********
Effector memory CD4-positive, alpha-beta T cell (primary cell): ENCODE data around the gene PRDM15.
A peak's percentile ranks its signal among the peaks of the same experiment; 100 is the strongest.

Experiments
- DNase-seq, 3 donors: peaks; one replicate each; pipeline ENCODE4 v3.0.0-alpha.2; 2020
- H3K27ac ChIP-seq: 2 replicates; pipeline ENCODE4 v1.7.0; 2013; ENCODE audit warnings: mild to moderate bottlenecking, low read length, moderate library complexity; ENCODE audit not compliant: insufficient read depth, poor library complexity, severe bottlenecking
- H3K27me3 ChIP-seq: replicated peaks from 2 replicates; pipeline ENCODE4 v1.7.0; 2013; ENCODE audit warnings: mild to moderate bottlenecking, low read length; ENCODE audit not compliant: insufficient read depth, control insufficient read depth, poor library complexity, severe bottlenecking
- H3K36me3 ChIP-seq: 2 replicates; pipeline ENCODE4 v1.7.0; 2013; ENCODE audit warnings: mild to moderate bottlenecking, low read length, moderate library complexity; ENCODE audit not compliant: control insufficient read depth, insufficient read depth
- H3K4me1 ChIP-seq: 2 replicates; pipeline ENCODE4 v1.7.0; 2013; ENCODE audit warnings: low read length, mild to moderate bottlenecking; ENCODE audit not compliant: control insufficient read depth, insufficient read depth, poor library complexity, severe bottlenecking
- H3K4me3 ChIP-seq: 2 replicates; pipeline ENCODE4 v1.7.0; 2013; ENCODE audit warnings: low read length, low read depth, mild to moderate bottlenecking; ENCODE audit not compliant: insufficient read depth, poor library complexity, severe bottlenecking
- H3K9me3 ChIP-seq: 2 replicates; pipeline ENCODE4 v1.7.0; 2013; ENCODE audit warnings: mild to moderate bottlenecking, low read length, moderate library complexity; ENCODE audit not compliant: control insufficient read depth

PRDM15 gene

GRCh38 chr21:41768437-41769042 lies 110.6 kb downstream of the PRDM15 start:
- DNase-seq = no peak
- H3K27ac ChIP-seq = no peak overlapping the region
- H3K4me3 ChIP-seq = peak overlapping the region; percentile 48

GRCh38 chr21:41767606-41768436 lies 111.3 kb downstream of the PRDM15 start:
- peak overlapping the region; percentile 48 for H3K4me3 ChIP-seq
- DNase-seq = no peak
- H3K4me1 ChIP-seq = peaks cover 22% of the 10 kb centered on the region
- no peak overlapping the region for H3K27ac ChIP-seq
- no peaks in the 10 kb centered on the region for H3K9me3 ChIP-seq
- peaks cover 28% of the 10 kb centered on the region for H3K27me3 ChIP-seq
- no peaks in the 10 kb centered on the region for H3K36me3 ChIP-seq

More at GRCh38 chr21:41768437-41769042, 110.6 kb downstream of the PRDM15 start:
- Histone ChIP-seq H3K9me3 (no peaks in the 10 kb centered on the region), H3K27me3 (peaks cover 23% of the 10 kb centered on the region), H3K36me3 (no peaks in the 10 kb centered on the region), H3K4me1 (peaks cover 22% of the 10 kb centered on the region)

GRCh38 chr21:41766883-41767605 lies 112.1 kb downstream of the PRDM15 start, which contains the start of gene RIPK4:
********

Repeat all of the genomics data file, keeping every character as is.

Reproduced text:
Effector memory CD4-positive, alpha-beta T cell (primary cell): ENCODE data around the gene PRDM15.
A peak's percentile ranks its signal among the peaks of the same experiment; 100 is the strongest.

Experiments
- DNase-seq, 3 donors: peaks; one replicate each; pipeline ENCODE4 v3.0.0-alpha.2; 2020
- H3K27ac ChIP-seq: 2 replicates; pipeline ENCODE4 v1.7.0; 2013; ENCODE audit warnings: mild to moderate bottlenecking, low read length, moderate library complexity; ENCODE audit not compliant: insufficient read depth, poor library complexity, severe bottlenecking
- H3K27me3 ChIP-seq: replicated peaks from 2 replicates; pipeline ENCODE4 v1.7.0; 2013; ENCODE audit warnings: mild to moderate bottlenecking, low read length; ENCODE audit not compliant: insufficient read depth, control insufficient read depth, poor library complexity, severe bottlenecking
- H3K36me3 ChIP-seq: 2 replicates; pipeline ENCODE4 v1.7.0; 2013; ENCODE audit warnings: mild to moderate bottlenecking, low read length, moderate library complexity; ENCODE audit not compliant: control insufficient read depth, insufficient read depth
- H3K4me1 ChIP-seq: 2 replicates; pipeline ENCODE4 v1.7.0; 2013; ENCODE audit warnings: low read length, mild to moderate bottlenecking; ENCODE audit not compliant: control insufficient read depth, insufficient read depth, poor library complexity, severe bottlenecking
- H3K4me3 ChIP-seq: 2 replicates; pipeline ENCODE4 v1.7.0; 2013; ENCODE audit warnings: low read length, low read depth, mild to moderate bottlenecking; ENCODE audit not compliant: insufficient read depth, poor library complexity, severe bottlenecking
- H3K9me3 ChIP-seq: 2 replicates; pipeline ENCODE4 v1.7.0; 2013; ENCODE audit warnings: mild to moderate bottlenecking, low read length, moderate library complexity; ENCODE audit not compliant: control insufficient read depth

PRDM15 gene

GRCh38 chr21:41768437-41769042 lies 110.6 kb downstream of the PRDM15 start:
- DNase-seq = no peak
- H3K27ac ChIP-seq = no peak overlapping the region
- H3K4me3 ChIP-seq = peak overlapping the region; percentile 48

GRCh38 chr21:41767606-41768436 lies 111.3 kb downstream of the PRDM15 start:
- peak overlapping the region; percentile 48 for H3K4me3 ChIP-seq
- DNase-seq = no peak
- H3K4me1 ChIP-seq = peaks cover 22% of the 10 kb centered on the region
- no peak overlapping the region for H3K27ac ChIP-seq
- no peaks in the 10 kb centered on the region for H3K9me3 ChIP-seq
- peaks cover 28% of the 10 kb centered on the region for H3K27me3 ChIP-seq
- no peaks in the 10 kb centered on the region for H3K36me3 ChIP-seq

More at GRCh38 chr21:41768437-41769042, 110.6 kb downstream of the PRDM15 start:
- Histone ChIP-seq H3K9me3 (no peaks in the 10 kb centered on the region), H3K27me3 (peaks cover 23% of the 10 kb centered on the region), H3K36me3 (no peaks in the 10 kb centered on the region), H3K4me1 (peaks cover 22% of the 10 kb centered on the region)

GRCh38 chr21:41766883-41767605 lies 112.1 kb downstream of the PRDM15 start, which contains the start of gene RIPK4: